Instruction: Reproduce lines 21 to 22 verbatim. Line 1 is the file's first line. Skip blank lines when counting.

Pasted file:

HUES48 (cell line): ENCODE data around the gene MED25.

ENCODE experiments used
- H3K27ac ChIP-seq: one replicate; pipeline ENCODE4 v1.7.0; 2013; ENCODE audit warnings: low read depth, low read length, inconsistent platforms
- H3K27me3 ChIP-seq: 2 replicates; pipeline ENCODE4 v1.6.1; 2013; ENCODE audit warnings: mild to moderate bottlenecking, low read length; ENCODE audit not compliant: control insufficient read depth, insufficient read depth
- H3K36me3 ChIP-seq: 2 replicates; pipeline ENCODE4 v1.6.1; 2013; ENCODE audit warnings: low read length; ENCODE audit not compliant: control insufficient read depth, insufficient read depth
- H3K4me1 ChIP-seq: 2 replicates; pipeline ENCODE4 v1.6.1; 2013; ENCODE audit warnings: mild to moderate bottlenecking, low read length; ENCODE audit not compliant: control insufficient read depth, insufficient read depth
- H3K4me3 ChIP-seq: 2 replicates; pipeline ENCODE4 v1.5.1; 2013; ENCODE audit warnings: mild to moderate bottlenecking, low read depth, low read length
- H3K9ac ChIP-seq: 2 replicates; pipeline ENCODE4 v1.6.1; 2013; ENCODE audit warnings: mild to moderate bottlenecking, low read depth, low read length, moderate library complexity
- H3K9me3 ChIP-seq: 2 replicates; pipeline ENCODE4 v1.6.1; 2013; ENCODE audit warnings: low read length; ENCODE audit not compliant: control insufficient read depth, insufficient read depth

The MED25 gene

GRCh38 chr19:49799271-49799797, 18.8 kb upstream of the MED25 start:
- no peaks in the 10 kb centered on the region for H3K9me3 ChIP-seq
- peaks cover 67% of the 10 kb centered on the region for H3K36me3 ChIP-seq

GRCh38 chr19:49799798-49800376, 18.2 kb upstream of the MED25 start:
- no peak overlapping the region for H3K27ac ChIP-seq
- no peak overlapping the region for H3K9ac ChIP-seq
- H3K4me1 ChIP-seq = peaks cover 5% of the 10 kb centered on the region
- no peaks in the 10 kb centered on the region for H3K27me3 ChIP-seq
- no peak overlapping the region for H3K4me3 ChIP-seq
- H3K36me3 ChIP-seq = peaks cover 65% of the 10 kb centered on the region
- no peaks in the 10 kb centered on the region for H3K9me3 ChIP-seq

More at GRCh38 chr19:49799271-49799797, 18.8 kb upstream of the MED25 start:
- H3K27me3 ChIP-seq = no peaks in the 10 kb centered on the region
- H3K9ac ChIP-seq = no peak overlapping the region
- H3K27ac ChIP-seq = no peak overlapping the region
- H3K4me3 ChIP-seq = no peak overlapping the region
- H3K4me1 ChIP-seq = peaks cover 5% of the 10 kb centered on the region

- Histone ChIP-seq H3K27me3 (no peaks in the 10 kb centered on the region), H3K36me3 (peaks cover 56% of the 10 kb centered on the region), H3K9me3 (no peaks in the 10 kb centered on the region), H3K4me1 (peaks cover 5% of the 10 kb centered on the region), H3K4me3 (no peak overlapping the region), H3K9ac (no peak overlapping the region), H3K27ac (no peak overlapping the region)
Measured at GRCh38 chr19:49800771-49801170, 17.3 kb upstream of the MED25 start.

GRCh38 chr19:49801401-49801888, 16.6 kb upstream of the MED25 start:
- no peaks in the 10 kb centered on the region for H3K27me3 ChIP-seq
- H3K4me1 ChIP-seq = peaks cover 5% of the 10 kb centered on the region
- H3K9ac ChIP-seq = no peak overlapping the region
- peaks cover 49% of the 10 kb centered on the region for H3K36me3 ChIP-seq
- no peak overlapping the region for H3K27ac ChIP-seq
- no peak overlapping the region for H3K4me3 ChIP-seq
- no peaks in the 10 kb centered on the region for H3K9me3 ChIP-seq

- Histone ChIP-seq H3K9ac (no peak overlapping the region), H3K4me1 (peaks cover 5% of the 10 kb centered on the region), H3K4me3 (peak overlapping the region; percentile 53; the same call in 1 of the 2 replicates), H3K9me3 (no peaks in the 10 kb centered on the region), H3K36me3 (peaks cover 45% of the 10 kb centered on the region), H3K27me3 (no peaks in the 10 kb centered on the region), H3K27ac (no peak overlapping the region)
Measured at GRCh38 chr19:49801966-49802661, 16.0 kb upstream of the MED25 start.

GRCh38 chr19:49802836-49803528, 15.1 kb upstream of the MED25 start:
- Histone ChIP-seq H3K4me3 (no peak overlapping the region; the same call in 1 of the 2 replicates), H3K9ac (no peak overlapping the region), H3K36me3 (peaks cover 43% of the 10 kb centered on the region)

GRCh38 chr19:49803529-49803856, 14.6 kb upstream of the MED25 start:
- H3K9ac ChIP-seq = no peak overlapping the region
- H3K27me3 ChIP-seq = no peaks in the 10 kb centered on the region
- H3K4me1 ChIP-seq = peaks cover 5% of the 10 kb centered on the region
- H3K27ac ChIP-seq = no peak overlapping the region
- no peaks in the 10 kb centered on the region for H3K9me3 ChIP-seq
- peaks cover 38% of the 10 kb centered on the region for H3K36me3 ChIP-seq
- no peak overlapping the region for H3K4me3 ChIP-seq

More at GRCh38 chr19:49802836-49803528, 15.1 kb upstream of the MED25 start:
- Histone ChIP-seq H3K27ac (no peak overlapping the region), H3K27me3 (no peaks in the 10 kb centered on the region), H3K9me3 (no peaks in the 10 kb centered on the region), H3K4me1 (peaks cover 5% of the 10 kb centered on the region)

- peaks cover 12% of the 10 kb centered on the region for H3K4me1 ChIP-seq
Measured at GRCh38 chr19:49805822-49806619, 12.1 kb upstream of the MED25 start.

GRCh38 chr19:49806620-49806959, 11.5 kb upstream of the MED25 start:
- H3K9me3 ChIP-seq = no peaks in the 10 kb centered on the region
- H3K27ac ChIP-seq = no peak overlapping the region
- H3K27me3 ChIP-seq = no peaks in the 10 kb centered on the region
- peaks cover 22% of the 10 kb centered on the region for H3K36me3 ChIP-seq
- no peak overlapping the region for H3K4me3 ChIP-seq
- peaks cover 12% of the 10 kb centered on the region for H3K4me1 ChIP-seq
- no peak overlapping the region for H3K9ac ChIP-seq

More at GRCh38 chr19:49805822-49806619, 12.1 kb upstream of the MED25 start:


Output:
- no peaks in the 10 kb centered on the region for H3K9me3 ChIP-seq

More at GRCh38 chr19:49799271-49799797, 18.8 kb upstream of the MED25 start: